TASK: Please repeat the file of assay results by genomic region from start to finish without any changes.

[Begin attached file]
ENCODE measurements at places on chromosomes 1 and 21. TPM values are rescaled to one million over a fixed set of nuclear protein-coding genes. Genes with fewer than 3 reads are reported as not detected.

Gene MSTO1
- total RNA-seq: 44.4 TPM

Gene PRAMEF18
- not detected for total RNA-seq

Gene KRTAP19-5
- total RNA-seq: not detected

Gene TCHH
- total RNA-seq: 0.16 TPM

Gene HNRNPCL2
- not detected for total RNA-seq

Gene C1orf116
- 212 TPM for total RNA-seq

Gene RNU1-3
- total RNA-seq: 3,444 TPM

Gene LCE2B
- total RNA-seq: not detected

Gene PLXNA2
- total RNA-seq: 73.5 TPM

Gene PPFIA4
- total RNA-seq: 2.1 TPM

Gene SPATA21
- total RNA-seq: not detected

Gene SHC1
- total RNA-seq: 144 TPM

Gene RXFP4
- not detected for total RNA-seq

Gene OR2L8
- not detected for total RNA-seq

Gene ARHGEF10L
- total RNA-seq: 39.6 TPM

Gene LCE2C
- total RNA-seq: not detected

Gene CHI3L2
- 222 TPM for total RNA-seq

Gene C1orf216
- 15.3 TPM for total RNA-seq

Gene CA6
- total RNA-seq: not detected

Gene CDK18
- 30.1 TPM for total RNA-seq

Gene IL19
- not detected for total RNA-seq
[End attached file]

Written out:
ENCODE measurements at places on chromosomes 1 and 21. TPM values are rescaled to one million over a fixed set of nuclear protein-coding genes. Genes with fewer than 3 reads are reported as not detected.

Gene MSTO1
- total RNA-seq: 44.4 TPM

Gene PRAMEF18
- not detected for total RNA-seq

Gene KRTAP19-5
- total RNA-seq: not detected

Gene TCHH
- total RNA-seq: 0.16 TPM

Gene HNRNPCL2
- not detected for total RNA-seq

Gene C1orf116
- 212 TPM for total RNA-seq

Gene RNU1-3
- total RNA-seq: 3,444 TPM

Gene LCE2B
- total RNA-seq: not detected

Gene PLXNA2
- total RNA-seq: 73.5 TPM

Gene PPFIA4
- total RNA-seq: 2.1 TPM

Gene SPATA21
- total RNA-seq: not detected

Gene SHC1
- total RNA-seq: 144 TPM

Gene RXFP4
- not detected for total RNA-seq

Gene OR2L8
- not detected for total RNA-seq

Gene ARHGEF10L
- total RNA-seq: 39.6 TPM

Gene LCE2C
- total RNA-seq: not detected

Gene CHI3L2
- 222 TPM for total RNA-seq

Gene C1orf216
- 15.3 TPM for total RNA-seq

Gene CA6
- total RNA-seq: not detected

Gene CDK18
- 30.1 TPM for total RNA-seq

Gene IL19
- not detected for total RNA-seq